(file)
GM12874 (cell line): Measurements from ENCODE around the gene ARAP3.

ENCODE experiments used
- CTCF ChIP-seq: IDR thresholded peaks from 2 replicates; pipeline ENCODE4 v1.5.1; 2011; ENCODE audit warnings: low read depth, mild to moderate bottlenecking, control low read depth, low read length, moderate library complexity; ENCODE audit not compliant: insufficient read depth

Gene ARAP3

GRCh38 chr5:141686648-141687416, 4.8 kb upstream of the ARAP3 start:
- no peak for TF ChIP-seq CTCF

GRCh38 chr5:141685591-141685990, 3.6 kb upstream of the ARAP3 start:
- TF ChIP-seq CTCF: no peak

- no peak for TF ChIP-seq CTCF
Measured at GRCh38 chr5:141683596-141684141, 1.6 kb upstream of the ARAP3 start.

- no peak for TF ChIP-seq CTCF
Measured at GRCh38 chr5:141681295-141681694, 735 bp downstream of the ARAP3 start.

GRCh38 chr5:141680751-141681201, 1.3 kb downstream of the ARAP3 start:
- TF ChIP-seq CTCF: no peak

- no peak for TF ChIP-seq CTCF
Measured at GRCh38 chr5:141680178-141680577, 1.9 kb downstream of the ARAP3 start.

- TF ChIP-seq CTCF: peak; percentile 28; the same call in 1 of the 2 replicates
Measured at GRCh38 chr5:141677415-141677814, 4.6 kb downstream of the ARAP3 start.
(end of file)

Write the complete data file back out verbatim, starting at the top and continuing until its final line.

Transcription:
GM12874 (cell line): Measurements from ENCODE around the gene ARAP3.

ENCODE experiments used
- CTCF ChIP-seq: IDR thresholded peaks from 2 replicates; pipeline ENCODE4 v1.5.1; 2011; ENCODE audit warnings: low read depth, mild to moderate bottlenecking, control low read depth, low read length, moderate library complexity; ENCODE audit not compliant: insufficient read depth

Gene ARAP3

GRCh38 chr5:141686648-141687416, 4.8 kb upstream of the ARAP3 start:
- no peak for TF ChIP-seq CTCF

GRCh38 chr5:141685591-141685990, 3.6 kb upstream of the ARAP3 start:
- TF ChIP-seq CTCF: no peak

- no peak for TF ChIP-seq CTCF
Measured at GRCh38 chr5:141683596-141684141, 1.6 kb upstream of the ARAP3 start.

- no peak for TF ChIP-seq CTCF
Measured at GRCh38 chr5:141681295-141681694, 735 bp downstream of the ARAP3 start.

GRCh38 chr5:141680751-141681201, 1.3 kb downstream of the ARAP3 start:
- TF ChIP-seq CTCF: no peak

- no peak for TF ChIP-seq CTCF
Measured at GRCh38 chr5:141680178-141680577, 1.9 kb downstream of the ARAP3 start.

- TF ChIP-seq CTCF: peak; percentile 28; the same call in 1 of the 2 replicates
Measured at GRCh38 chr5:141677415-141677814, 4.6 kb downstream of the ARAP3 start.